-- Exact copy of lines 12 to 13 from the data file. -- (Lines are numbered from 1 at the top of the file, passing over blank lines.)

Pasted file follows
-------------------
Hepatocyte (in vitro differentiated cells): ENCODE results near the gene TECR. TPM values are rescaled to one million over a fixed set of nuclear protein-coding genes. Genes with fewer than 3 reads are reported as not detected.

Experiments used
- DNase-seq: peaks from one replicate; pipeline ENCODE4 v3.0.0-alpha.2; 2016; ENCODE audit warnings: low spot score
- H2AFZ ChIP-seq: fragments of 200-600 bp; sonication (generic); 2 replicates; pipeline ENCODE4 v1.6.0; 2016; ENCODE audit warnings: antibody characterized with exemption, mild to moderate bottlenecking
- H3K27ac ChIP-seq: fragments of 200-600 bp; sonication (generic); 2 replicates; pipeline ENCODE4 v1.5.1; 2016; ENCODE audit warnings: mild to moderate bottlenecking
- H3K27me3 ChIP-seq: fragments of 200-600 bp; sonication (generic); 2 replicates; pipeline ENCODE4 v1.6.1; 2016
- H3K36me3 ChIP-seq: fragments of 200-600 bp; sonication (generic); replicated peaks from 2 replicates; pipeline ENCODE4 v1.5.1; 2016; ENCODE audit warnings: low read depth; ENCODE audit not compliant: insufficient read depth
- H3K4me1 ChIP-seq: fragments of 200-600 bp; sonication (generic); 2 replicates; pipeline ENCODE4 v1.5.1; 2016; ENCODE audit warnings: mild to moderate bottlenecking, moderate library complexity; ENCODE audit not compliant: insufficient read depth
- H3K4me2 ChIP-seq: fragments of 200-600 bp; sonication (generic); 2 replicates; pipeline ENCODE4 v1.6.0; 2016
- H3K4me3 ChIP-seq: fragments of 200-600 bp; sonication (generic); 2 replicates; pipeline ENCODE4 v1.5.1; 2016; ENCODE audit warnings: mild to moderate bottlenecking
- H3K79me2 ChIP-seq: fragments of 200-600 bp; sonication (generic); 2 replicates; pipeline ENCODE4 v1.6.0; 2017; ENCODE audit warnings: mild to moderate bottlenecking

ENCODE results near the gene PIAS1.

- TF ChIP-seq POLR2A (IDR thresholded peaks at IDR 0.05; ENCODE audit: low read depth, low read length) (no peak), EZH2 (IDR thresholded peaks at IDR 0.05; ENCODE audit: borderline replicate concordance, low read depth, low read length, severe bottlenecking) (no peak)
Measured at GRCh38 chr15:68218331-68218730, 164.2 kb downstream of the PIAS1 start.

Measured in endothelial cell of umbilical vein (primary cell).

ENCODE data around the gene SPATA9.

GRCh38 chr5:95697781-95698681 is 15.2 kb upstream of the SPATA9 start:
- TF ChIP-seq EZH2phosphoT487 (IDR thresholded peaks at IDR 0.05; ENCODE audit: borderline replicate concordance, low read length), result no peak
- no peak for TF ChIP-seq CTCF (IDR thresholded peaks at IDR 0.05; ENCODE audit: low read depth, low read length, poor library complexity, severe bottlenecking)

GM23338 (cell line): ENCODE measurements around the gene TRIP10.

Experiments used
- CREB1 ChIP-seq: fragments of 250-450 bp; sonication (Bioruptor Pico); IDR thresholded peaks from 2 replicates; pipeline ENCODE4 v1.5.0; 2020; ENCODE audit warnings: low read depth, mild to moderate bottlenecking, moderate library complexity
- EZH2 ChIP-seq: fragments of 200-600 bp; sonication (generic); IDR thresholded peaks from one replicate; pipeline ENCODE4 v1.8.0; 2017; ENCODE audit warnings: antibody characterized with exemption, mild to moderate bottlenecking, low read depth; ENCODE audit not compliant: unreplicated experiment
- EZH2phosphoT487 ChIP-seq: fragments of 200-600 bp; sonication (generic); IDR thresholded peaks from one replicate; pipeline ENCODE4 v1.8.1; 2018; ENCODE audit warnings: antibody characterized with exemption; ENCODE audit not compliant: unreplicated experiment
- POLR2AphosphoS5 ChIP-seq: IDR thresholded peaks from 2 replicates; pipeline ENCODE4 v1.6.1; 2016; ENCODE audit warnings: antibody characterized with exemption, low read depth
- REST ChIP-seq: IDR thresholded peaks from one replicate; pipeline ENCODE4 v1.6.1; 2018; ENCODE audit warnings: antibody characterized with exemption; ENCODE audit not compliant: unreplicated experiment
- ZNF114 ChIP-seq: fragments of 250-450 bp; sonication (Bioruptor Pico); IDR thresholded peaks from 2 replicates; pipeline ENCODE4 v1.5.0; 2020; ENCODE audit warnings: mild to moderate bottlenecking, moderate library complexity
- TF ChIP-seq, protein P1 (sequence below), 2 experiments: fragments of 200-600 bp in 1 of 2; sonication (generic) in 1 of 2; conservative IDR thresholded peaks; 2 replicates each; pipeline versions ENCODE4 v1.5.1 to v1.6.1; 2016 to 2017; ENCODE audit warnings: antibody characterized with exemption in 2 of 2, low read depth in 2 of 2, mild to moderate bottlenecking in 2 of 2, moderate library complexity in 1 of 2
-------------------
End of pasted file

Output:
ENCODE results near the gene PIAS1.

- TF ChIP-seq POLR2A (IDR thresholded peaks at IDR 0.05; ENCODE audit: low read depth, low read length) (no peak), EZH2 (IDR thresholded peaks at IDR 0.05; ENCODE audit: borderline replicate concordance, low read depth, low read length, severe bottlenecking) (no peak)